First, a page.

Front Page Titles (by Subject) PREFACE - The Poems and Fragments
The Online Library of Liberty
A project of Liberty Fund, Inc.
PREFACE - Hesiod, The Poems and Fragments 
The Poems and Fragments done into English Prose with Introduction and Appendices by A.W. Mair M.A. (Oxford: Clarendon Press, 1908).
About Liberty Fund:
Liberty Fund, Inc. is a private, educational foundation established to encourage the study of the ideal of a society of free and responsible individuals.
The text is in the public domain.
Fair use statement:
This material is put online to further the educational goals of Liberty Fund, Inc. Unless otherwise stated in the Copyright Information section above, this material may be used freely for educational and academic purposes. It may not be used in any way for profit.
No apology seems needed for a new English translation of Hesiod. I shall be glad if the present rendering lead to a more general study of an author who, if only for his antiquity, must always possess a particular interest.
In some few cases of great doubt and difficulty I have consciously given a merely provisional version. These need not be specified here, and I hope to have an opportunity elsewhere of a full discussion.
The Introduction aims at no more than supplying a certain amount of information, within definite limits, about the Hesiodic epos and the traditional Hesiod. A critical introduction was clearly beyond the scope of this book. In the Addenda I have given a preliminary and necessarily slight discussion of a few selected topics from the Works and Days.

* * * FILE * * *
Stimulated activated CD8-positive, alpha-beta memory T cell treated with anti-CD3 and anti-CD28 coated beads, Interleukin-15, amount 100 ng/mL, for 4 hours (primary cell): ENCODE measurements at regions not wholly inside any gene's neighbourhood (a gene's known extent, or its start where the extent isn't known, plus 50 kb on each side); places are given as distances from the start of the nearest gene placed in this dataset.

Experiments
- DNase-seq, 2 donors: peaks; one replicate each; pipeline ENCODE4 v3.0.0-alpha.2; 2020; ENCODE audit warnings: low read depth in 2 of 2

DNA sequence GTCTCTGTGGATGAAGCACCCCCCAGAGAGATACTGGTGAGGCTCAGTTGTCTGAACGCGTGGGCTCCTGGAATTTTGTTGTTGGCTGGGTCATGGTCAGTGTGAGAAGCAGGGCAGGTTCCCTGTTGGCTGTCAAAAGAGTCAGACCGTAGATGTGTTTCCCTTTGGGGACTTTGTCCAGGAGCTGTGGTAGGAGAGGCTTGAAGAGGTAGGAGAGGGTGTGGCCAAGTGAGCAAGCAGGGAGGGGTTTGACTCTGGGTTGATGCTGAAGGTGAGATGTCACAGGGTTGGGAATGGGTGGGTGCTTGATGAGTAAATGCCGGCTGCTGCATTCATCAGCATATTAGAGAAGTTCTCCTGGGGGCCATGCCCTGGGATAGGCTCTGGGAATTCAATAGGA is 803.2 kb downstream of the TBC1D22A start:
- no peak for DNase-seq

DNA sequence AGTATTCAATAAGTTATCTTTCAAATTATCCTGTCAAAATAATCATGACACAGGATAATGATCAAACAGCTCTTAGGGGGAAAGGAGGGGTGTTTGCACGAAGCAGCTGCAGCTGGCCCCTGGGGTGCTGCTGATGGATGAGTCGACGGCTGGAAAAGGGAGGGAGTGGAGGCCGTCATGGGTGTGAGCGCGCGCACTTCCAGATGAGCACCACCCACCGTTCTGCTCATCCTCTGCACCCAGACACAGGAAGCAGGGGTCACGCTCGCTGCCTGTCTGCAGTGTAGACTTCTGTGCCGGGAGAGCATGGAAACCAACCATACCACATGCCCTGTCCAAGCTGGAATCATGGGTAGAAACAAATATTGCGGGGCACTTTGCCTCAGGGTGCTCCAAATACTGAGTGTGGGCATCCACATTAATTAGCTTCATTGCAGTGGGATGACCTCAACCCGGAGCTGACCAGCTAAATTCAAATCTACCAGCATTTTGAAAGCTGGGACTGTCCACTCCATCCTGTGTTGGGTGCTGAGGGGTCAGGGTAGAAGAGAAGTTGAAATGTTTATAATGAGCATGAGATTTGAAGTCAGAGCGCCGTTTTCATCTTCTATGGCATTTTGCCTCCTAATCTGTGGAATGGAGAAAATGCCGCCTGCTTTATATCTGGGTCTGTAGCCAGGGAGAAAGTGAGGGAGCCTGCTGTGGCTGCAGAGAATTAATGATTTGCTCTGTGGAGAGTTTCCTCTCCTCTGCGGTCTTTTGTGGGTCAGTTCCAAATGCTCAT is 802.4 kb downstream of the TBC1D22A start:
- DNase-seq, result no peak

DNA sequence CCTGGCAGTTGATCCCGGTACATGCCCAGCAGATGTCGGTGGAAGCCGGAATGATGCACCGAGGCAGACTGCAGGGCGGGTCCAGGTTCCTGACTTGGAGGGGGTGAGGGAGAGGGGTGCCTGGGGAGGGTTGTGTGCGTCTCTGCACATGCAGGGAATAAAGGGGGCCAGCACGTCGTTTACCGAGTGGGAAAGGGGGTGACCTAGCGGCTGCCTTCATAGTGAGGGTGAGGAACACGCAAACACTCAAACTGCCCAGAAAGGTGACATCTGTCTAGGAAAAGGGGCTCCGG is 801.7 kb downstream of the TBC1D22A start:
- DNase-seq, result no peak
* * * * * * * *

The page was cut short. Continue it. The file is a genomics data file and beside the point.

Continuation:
The vexed question of the spelling of Greek proper names is particularly troublesome in Hesiod, since, as Quintilian says, ‘magna pars eius in nominibus est occupata.’ I have preferred some approximation to the Greek spelling rather than the Romanized forms, but I have not troubled about a too laborious consistency.
I have had the privilege of consulting my colleague the Astronomer Royal for Scotland (Professor Dyson) on some astronomical matters, and several of my brothers have given me the benefit of their criticism on various points of scholarship. But neither he nor they have any responsibility for errors into which I may have fallen.
My best thanks are due to the careful scholarship of the staff of the Clarendon Press.
October 13, 1908.